Soon I am on the Burke Gilman trail. Just like the Interurban trail between Lynnwood and Everett, where you are next to the freeway, fifty feet from tens of thousands of people who don’t see you; here too you are invisible to those in cars who are travelling parallel to you. The trail is dark and where it is sheltered from the lights of the cars you have to strain to avoid potholes and tree root “speed bumps.” It seems strange to take a route that is so lightly travelled, while the road you can almost spit on is jammed with morning traffic.
The bike trail through the UW Bothell campus seems to always be foggy and ten degrees colder than everywhere else. Nearly every time I see the fog here I begin to hear Warren Zevon’s “Werewolves of London” in my head.
As I make my way along the “Tweed Path,” so named by me (in my warped, but ever entertaining mind) because it is a meandering multiuse trail that is part paved and part dirt and I keep expecting to see a gentleman riding a Penny-Farthing in a tweed suit with a straw hat coming the other way. The curves of the trail, the surface itself, the foot traffic and the occasional scurrying creature prevent you from going very fast, but that just adds to the attraction.
This time of year it is still dark even though I am nearly to the end of my journey. The chill from the Werewolf zone has made me keen for the hot shower that is moments away. Now I am passing offices and again I see people who don’t see me. I am pretty sure they don’t care though. Besides, work is much more of a public place than their kitchens and living rooms.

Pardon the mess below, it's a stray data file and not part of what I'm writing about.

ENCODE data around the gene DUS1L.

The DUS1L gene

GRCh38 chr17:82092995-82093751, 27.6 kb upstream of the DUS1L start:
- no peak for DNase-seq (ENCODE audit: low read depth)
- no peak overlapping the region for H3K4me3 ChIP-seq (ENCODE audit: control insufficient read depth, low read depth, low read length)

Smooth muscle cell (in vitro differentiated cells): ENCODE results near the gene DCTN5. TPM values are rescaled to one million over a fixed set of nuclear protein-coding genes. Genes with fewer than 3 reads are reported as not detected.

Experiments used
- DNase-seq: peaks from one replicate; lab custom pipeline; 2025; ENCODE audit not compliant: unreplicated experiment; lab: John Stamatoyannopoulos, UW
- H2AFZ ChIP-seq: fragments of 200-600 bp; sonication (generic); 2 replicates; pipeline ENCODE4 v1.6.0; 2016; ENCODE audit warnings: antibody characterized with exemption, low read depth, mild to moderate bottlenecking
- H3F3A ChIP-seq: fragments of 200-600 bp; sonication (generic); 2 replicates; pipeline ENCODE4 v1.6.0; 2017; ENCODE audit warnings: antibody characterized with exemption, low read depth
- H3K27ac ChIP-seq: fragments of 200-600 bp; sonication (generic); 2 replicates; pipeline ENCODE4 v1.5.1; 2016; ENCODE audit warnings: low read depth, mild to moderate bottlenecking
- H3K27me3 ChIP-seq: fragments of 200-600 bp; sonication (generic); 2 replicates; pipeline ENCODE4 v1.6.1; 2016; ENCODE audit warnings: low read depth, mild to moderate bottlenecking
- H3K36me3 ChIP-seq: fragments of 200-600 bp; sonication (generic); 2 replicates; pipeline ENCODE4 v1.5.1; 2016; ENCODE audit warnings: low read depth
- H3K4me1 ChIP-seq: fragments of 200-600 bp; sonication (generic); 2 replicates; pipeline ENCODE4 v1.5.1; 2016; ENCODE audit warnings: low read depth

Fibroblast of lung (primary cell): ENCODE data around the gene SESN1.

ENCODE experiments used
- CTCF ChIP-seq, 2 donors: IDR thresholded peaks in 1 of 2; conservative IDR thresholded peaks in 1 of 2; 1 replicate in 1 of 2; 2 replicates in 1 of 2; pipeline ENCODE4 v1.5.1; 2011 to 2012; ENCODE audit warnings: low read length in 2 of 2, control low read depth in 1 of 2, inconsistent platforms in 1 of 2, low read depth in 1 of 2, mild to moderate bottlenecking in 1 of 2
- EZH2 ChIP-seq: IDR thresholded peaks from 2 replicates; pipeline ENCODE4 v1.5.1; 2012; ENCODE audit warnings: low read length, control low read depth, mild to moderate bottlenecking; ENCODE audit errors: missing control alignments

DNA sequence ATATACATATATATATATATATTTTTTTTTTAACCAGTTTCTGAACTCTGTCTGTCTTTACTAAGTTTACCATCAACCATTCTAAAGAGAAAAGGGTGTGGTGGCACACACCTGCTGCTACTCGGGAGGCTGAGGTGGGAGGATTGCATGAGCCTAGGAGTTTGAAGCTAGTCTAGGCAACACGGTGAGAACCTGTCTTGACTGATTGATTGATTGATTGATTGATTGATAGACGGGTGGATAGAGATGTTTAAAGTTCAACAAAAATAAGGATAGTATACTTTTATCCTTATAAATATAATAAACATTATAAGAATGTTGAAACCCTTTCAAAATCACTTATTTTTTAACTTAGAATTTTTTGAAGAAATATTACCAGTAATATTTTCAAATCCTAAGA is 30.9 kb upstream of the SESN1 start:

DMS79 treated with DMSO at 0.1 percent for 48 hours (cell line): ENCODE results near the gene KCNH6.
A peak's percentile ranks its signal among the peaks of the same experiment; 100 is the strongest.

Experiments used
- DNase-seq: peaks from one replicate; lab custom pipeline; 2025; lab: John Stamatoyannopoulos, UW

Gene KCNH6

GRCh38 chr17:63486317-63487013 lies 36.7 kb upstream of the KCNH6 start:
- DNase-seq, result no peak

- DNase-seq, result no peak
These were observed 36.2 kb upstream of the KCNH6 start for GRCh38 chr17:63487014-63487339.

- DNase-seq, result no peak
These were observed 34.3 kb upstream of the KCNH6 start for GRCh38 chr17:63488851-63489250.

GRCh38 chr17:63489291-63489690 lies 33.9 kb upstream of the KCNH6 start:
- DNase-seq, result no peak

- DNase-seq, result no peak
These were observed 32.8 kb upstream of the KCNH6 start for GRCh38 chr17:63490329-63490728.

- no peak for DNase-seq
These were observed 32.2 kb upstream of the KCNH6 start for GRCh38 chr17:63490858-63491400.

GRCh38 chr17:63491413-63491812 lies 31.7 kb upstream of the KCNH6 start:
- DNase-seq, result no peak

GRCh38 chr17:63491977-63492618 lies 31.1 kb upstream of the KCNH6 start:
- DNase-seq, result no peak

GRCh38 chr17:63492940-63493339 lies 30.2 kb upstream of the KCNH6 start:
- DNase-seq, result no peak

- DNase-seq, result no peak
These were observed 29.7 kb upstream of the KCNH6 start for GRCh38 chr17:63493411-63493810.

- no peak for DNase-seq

The evening commute starts at twilight and gradually the sky fades to an inky black. There is a cold breeze and the hustle of the evening drivers means the return trip is not as tranquil as my morning journey. I find I am stronger on the hills and for lack of a better reason; I attribute it to increased core strengthening and leg weight training. While I am deliberately trying not to challenge myself and max my heart rate during this phase of the non season, I am pretty pleased with my new found power.

Sunday, January 4, 2009

January 4th Ride Report

It is with some reservations that I share this ride report.  I feel that as the “new guy’ I am not in a position to pass judgment on my fellow team members all of whom have seniority over me as I am the rookie member of the 20/20 Fuel team. Additionally, I can’t recall all of the names of the riders I have met so far. Finally, I usually use nicknames to protect the innocent and the guilty and again as the new guy, I would be out of line assigning monikers so early in my team tenure.

As the darkness was giving way to the daylight on this first Sunday of 2009 the riders quietly rolled up at the assigned time.  After handshakes and introductions, we rolled out with commendable promptness. 

It was 33 degrees when I left my place and the dopler radar indicated we would have a dry ride, so I decided to bring the Ti Flyer and leave my fender-clad rain tool back in the stable to keep the other bikes company. We quickly made our way down to Lake Washington where we were greeted by breathtaking views of Mt. Rainier cloaked in pink snow to the southeast, and a panorama of the Cascade Range leading all the way to Mt. Baker to the north. The sky and water had a golden glow that made us feel alive despite the face numbing wind and near freezing temperatures.

We met up with two more at the top of the I-90 lid and I grabbed a quick picture. The chill kept our pause brief, and in a moment ten of us were sailing across Lake Washington on the I-90 bike lane.